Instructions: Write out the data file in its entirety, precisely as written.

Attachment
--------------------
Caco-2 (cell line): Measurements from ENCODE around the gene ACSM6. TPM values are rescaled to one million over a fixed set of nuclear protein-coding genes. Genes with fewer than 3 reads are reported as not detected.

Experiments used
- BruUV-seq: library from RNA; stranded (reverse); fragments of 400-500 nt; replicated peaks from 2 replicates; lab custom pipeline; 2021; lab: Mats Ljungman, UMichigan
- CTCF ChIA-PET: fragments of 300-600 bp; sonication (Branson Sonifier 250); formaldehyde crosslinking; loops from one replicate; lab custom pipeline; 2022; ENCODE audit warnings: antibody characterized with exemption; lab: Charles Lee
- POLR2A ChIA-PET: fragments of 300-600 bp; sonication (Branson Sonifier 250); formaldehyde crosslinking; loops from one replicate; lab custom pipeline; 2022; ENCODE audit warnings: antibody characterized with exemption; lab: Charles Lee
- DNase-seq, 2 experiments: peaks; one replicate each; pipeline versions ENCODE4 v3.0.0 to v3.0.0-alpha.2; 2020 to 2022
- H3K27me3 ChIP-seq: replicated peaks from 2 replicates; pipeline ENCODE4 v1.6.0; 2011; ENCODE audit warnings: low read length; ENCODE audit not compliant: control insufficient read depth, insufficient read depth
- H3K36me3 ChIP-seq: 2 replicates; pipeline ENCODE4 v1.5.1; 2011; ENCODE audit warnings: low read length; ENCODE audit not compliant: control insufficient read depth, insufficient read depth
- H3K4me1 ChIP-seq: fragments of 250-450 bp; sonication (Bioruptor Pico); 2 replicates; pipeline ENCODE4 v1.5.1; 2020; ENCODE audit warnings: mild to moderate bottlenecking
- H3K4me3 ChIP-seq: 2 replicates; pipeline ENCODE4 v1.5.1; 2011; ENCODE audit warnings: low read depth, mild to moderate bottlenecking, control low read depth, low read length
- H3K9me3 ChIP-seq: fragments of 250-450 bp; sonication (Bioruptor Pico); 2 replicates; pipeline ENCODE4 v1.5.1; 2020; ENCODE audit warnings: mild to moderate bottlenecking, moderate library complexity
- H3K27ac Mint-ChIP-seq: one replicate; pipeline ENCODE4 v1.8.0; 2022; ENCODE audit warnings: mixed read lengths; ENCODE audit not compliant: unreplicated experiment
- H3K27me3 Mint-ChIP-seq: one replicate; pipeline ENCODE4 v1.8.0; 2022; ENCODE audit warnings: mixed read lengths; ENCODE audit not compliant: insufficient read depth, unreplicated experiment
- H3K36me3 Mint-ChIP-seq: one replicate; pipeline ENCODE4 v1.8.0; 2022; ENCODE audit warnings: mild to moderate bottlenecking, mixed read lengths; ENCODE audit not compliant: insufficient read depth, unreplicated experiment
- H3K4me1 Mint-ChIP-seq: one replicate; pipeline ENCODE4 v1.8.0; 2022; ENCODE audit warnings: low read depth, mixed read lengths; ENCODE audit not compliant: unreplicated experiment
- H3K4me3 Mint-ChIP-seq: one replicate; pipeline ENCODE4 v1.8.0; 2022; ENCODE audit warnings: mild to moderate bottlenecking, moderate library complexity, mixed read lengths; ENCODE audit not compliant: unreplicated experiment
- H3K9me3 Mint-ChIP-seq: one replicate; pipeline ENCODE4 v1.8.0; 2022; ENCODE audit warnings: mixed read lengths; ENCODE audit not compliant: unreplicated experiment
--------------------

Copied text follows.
Caco-2 (cell line): Measurements from ENCODE around the gene ACSM6. TPM values are rescaled to one million over a fixed set of nuclear protein-coding genes. Genes with fewer than 3 reads are reported as not detected.

Experiments used
- BruUV-seq: library from RNA; stranded (reverse); fragments of 400-500 nt; replicated peaks from 2 replicates; lab custom pipeline; 2021; lab: Mats Ljungman, UMichigan
- CTCF ChIA-PET: fragments of 300-600 bp; sonication (Branson Sonifier 250); formaldehyde crosslinking; loops from one replicate; lab custom pipeline; 2022; ENCODE audit warnings: antibody characterized with exemption; lab: Charles Lee
- POLR2A ChIA-PET: fragments of 300-600 bp; sonication (Branson Sonifier 250); formaldehyde crosslinking; loops from one replicate; lab custom pipeline; 2022; ENCODE audit warnings: antibody characterized with exemption; lab: Charles Lee
- DNase-seq, 2 experiments: peaks; one replicate each; pipeline versions ENCODE4 v3.0.0 to v3.0.0-alpha.2; 2020 to 2022
- H3K27me3 ChIP-seq: replicated peaks from 2 replicates; pipeline ENCODE4 v1.6.0; 2011; ENCODE audit warnings: low read length; ENCODE audit not compliant: control insufficient read depth, insufficient read depth
- H3K36me3 ChIP-seq: 2 replicates; pipeline ENCODE4 v1.5.1; 2011; ENCODE audit warnings: low read length; ENCODE audit not compliant: control insufficient read depth, insufficient read depth
- H3K4me1 ChIP-seq: fragments of 250-450 bp; sonication (Bioruptor Pico); 2 replicates; pipeline ENCODE4 v1.5.1; 2020; ENCODE audit warnings: mild to moderate bottlenecking
- H3K4me3 ChIP-seq: 2 replicates; pipeline ENCODE4 v1.5.1; 2011; ENCODE audit warnings: low read depth, mild to moderate bottlenecking, control low read depth, low read length
- H3K9me3 ChIP-seq: fragments of 250-450 bp; sonication (Bioruptor Pico); 2 replicates; pipeline ENCODE4 v1.5.1; 2020; ENCODE audit warnings: mild to moderate bottlenecking, moderate library complexity
- H3K27ac Mint-ChIP-seq: one replicate; pipeline ENCODE4 v1.8.0; 2022; ENCODE audit warnings: mixed read lengths; ENCODE audit not compliant: unreplicated experiment
- H3K27me3 Mint-ChIP-seq: one replicate; pipeline ENCODE4 v1.8.0; 2022; ENCODE audit warnings: mixed read lengths; ENCODE audit not compliant: insufficient read depth, unreplicated experiment
- H3K36me3 Mint-ChIP-seq: one replicate; pipeline ENCODE4 v1.8.0; 2022; ENCODE audit warnings: mild to moderate bottlenecking, mixed read lengths; ENCODE audit not compliant: insufficient read depth, unreplicated experiment
- H3K4me1 Mint-ChIP-seq: one replicate; pipeline ENCODE4 v1.8.0; 2022; ENCODE audit warnings: low read depth, mixed read lengths; ENCODE audit not compliant: unreplicated experiment
- H3K4me3 Mint-ChIP-seq: one replicate; pipeline ENCODE4 v1.8.0; 2022; ENCODE audit warnings: mild to moderate bottlenecking, moderate library complexity, mixed read lengths; ENCODE audit not compliant: unreplicated experiment
- H3K9me3 Mint-ChIP-seq: one replicate; pipeline ENCODE4 v1.8.0; 2022; ENCODE audit warnings: mixed read lengths; ENCODE audit not compliant: unreplicated experiment